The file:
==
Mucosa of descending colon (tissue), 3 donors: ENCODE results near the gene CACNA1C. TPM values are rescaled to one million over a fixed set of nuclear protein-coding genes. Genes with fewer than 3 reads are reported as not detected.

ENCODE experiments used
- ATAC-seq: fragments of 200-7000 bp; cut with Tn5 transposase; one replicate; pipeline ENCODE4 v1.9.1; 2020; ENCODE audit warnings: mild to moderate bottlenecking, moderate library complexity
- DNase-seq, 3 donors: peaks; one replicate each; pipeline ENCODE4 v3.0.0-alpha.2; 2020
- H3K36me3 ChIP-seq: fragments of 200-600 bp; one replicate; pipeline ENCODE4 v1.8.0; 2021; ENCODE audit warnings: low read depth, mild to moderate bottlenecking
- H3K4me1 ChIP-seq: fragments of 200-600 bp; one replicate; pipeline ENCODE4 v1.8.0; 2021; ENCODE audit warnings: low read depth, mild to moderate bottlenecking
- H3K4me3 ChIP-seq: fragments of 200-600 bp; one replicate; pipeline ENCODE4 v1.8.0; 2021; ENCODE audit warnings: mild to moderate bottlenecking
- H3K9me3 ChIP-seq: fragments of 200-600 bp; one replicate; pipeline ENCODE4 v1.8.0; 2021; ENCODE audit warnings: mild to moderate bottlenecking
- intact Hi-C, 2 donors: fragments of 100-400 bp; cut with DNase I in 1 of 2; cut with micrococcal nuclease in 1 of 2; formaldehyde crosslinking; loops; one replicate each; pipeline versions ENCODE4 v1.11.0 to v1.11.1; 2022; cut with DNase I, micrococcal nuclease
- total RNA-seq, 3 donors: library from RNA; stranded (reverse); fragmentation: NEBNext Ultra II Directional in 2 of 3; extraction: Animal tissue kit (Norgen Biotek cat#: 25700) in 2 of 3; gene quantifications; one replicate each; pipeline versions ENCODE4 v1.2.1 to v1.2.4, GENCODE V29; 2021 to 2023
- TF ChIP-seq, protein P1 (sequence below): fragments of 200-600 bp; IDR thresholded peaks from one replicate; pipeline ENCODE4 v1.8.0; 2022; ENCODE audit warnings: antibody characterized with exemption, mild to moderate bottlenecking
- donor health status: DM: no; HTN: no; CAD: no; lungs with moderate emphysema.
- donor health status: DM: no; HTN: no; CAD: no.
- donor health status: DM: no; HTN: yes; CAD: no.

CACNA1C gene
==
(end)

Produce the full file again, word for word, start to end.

Mucosa of descending colon (tissue), 3 donors: ENCODE results near the gene CACNA1C. TPM values are rescaled to one million over a fixed set of nuclear protein-coding genes. Genes with fewer than 3 reads are reported as not detected.

ENCODE experiments used
- ATAC-seq: fragments of 200-7000 bp; cut with Tn5 transposase; one replicate; pipeline ENCODE4 v1.9.1; 2020; ENCODE audit warnings: mild to moderate bottlenecking, moderate library complexity
- DNase-seq, 3 donors: peaks; one replicate each; pipeline ENCODE4 v3.0.0-alpha.2; 2020
- H3K36me3 ChIP-seq: fragments of 200-600 bp; one replicate; pipeline ENCODE4 v1.8.0; 2021; ENCODE audit warnings: low read depth, mild to moderate bottlenecking
- H3K4me1 ChIP-seq: fragments of 200-600 bp; one replicate; pipeline ENCODE4 v1.8.0; 2021; ENCODE audit warnings: low read depth, mild to moderate bottlenecking
- H3K4me3 ChIP-seq: fragments of 200-600 bp; one replicate; pipeline ENCODE4 v1.8.0; 2021; ENCODE audit warnings: mild to moderate bottlenecking
- H3K9me3 ChIP-seq: fragments of 200-600 bp; one replicate; pipeline ENCODE4 v1.8.0; 2021; ENCODE audit warnings: mild to moderate bottlenecking
- intact Hi-C, 2 donors: fragments of 100-400 bp; cut with DNase I in 1 of 2; cut with micrococcal nuclease in 1 of 2; formaldehyde crosslinking; loops; one replicate each; pipeline versions ENCODE4 v1.11.0 to v1.11.1; 2022; cut with DNase I, micrococcal nuclease
- total RNA-seq, 3 donors: library from RNA; stranded (reverse); fragmentation: NEBNext Ultra II Directional in 2 of 3; extraction: Animal tissue kit (Norgen Biotek cat#: 25700) in 2 of 3; gene quantifications; one replicate each; pipeline versions ENCODE4 v1.2.1 to v1.2.4, GENCODE V29; 2021 to 2023
- TF ChIP-seq, protein P1 (sequence below): fragments of 200-600 bp; IDR thresholded peaks from one replicate; pipeline ENCODE4 v1.8.0; 2022; ENCODE audit warnings: antibody characterized with exemption, mild to moderate bottlenecking
- donor health status: DM: no; HTN: no; CAD: no; lungs with moderate emphysema.
- donor health status: DM: no; HTN: no; CAD: no.
- donor health status: DM: no; HTN: yes; CAD: no.

CACNA1C gene